It is no secret that the best bargains are currently to be found in Western Europe. However, whereas some markets – France, Italy, Spain – are behaving as one would expect, that is, cheap across the board, the smaller the business, the cheaper its equity, others -- the UK market, in particular – are behaving rather eccentrically.
In the UK market, the manic-depressive Basil has charged himself with pricing the small dividend-paying stocks like James Halstead, Castings, James Halstead, Judges Scientific, M Winkworth, and so on.
Microcaps that don’t pay a dividend, however, have been assigned to Manuel, with some strange and funny outcomes.
Take Volvere, for example. It’s a small business. It buys not-so great businesses, turns them around, and sells them. Yes, there’s some uncertainty involved in forecasting the timing of future cash flows, but it’s not a particularly difficult business model to grasp and not a particularly risky one.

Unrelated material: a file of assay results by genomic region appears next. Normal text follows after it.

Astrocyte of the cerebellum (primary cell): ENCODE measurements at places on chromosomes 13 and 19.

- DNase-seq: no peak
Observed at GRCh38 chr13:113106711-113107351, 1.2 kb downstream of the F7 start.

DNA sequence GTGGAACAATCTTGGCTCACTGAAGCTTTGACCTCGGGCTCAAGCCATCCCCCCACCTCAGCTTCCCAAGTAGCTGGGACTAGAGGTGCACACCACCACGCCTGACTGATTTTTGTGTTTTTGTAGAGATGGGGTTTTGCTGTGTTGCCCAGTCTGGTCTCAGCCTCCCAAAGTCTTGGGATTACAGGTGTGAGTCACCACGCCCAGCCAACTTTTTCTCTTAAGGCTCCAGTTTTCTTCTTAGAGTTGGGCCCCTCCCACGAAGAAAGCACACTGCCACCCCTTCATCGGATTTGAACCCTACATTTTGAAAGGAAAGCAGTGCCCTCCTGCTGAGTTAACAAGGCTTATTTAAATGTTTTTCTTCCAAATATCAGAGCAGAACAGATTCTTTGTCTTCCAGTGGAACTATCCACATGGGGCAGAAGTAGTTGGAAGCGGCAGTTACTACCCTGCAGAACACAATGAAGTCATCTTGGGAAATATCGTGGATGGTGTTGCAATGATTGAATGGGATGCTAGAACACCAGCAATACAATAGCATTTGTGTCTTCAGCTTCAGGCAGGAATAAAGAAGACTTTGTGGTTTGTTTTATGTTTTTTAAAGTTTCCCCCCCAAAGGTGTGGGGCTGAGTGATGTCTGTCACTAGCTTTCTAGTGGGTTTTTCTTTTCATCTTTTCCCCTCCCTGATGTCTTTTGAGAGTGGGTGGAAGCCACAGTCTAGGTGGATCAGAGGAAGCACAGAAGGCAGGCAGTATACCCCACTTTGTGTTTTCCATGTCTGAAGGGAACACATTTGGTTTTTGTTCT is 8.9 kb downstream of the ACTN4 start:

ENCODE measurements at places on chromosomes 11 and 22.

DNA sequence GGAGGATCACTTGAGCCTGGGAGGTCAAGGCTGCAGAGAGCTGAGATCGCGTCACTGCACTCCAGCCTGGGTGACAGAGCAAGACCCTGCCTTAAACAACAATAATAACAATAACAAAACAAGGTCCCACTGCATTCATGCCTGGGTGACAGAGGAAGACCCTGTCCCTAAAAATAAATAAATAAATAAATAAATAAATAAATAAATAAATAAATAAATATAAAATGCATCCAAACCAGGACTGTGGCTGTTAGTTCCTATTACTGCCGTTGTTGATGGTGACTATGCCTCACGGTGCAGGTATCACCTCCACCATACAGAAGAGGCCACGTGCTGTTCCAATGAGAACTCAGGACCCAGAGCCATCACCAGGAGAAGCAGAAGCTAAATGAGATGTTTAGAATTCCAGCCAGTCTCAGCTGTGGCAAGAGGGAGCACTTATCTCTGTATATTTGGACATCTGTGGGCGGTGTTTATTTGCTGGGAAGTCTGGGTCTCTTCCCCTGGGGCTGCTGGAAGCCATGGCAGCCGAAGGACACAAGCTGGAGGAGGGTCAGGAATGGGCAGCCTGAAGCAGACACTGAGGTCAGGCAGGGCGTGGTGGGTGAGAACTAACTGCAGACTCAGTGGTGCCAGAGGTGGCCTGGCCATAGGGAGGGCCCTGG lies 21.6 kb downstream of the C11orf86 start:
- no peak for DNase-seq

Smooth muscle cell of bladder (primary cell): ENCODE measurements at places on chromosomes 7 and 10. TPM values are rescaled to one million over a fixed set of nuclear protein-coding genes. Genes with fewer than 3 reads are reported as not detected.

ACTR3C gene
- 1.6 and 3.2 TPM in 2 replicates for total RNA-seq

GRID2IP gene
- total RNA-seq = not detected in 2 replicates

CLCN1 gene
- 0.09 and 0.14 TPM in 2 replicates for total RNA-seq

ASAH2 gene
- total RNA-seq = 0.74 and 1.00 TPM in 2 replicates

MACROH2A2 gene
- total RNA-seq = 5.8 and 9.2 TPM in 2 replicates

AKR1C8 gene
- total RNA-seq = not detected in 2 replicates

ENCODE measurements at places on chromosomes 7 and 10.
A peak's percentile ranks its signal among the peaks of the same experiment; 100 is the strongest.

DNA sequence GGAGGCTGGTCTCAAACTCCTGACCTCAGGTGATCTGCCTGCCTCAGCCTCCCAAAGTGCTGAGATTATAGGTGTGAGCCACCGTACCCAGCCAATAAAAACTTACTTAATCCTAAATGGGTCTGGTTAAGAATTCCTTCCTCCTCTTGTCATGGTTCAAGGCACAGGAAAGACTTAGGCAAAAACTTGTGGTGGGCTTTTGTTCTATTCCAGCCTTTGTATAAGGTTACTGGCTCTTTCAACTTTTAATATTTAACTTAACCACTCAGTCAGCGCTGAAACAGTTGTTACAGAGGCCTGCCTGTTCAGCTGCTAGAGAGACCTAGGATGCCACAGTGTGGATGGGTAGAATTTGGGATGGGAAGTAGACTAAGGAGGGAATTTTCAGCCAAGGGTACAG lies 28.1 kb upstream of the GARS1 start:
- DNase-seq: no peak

Volvere has 4.3 million in cash, 12 million in tradable securities, and 6.3 million in total liabilities, for a net non-operating asset value of 10 million.
Separately, it owns actual operating businesses whose tangible asset value, made up of property and equipment, is ~6.5 million. Volvere has earned an annual average 1.5 million in the years since it became public, in 2004. Its trailing earnings are 1.17 million.
The company doesn’t pay a dividend and Manuel is in charge of pricing its stock.
What would you guess?
An investor requiring a 15% yield would expect a 20.5m market cap: [10 + (1.5/15%) = 20.5 million]. A super-skittish investor may ask for a 25% yield and expect a market cap of 14m.
What one wouldn’t expect is its current market cap, 10 million. That is odd. It’s saying the business has no value at all.
That may be why management is buying back shares on a weekly basis.
Disclosure: No position